Did crash pilots err?

2009-10-02 00:00

PRETORIA — Only about 60 seconds.

That was all the time the crew of SA Airlink’s Flight 8911 had to react in a plane with one problematic engine.

Pilots believe there was probably one of three possible scenarios that could have happened in the cockpit of the Jetstream 41 last Thursday, when shortly after its take-off from the Durban airport, it crash-landed at a school.

Regardless of which possibility is the true account, it left the two pilots with very little time to put emergency procedures in motion.

Accident investigators will eventually be able to provide the final answers to these questions, probably only after several months.

One possibility is that the wrong engine — not the faulty one — was shut down.

Pilots can see clearly in the photos of the wreck that the right side (faulty) engine’s propeller blades were bent backward, and the blades on the left side are not bent forward or backward.

“Neutral” blades mean the engine was in the feathered state; in other words, switched off.

In a nutshell, that means that the right side (faulty) engine was still turning, since backwards-bending blades mean there was still forward force.

However, the faulty engine is the one that should have been switched off. Thus the healthy engine might have been switched off by mistake.

According to pilots, it is also possible that the faulty engine couldn’t be switched off. If it were to continu­e turning, the airplane would have been pulled to the right by wind shear, which would make it practically impossible to continue flying with only one engine.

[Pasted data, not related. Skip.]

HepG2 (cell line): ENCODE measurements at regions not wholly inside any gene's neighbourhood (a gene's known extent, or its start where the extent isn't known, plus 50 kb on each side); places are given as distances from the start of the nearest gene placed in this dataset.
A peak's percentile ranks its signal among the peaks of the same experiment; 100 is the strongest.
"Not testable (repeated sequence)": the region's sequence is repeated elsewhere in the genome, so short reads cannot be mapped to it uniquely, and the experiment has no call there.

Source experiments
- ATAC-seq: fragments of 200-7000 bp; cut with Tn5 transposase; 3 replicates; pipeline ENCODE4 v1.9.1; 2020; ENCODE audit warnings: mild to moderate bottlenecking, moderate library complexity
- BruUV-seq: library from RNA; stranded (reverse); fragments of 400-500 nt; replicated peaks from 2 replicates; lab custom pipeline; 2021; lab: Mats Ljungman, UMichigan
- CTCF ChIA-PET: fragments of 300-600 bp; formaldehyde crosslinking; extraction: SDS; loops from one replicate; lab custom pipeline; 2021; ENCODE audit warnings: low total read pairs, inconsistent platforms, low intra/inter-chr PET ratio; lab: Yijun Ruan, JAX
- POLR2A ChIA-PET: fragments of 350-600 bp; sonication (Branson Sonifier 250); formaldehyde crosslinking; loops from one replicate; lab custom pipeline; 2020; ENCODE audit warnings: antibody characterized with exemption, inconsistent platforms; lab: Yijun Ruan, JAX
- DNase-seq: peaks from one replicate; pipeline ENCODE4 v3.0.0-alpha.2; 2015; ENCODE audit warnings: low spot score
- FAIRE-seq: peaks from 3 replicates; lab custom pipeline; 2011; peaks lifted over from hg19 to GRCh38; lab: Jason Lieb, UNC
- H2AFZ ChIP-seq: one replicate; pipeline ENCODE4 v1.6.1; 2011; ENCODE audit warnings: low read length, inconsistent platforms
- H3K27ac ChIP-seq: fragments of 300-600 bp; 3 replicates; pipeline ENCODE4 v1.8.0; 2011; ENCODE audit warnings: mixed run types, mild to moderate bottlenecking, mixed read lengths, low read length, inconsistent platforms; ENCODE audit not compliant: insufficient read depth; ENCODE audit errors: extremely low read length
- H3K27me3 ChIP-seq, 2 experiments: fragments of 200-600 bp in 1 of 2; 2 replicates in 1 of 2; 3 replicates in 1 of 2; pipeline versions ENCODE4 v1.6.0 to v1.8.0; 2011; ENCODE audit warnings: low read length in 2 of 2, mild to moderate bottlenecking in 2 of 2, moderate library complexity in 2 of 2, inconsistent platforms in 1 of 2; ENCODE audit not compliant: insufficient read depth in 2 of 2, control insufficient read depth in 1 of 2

The third option is that — if the engine could not be shut down — the pilot could have decided to make an emergency landing if he or she came to the conclusion that the plane couldn’t fly any further.

By switching off the healthy engine and “gliding into” an emergency landing, the chances of fire or an explosion at landing due to the absence of electrical power in the engine would be significantly reduced.

The plane, indeed, did not burst into flames upon impact, despite the fact that it was filled to capacity with fuel.

It is not clear whether it was the captain, Allister Freeman (40), or the co-pilot, Sonja Bierman (26), who was at the controls at the time of the accident.

On a “dead leg” such as this flight, with no passengers on board, the captain may allow the co-pilot to take control and fly the plane.

During emergency procedures it is usually also the task of the steering pilot to handle the emergency situation through to the end. A swop of responsibilities in those few seconds could easily lead to poor decision making or adverse actions, said the pilots.

According to Airlink, the accident probe will determine who was flying, while flight data recorders will provide further information.

A civil flight accident investigation earlier found that Freeman made a bad decision in 2005 due to lack of experience on a Britten-Norman Islander, a decision that contributed to the plane crashing into a house. He later started flying for Airlink.

According to Airlink, all their pilots undergo strict aptitude tests before they are appointed.

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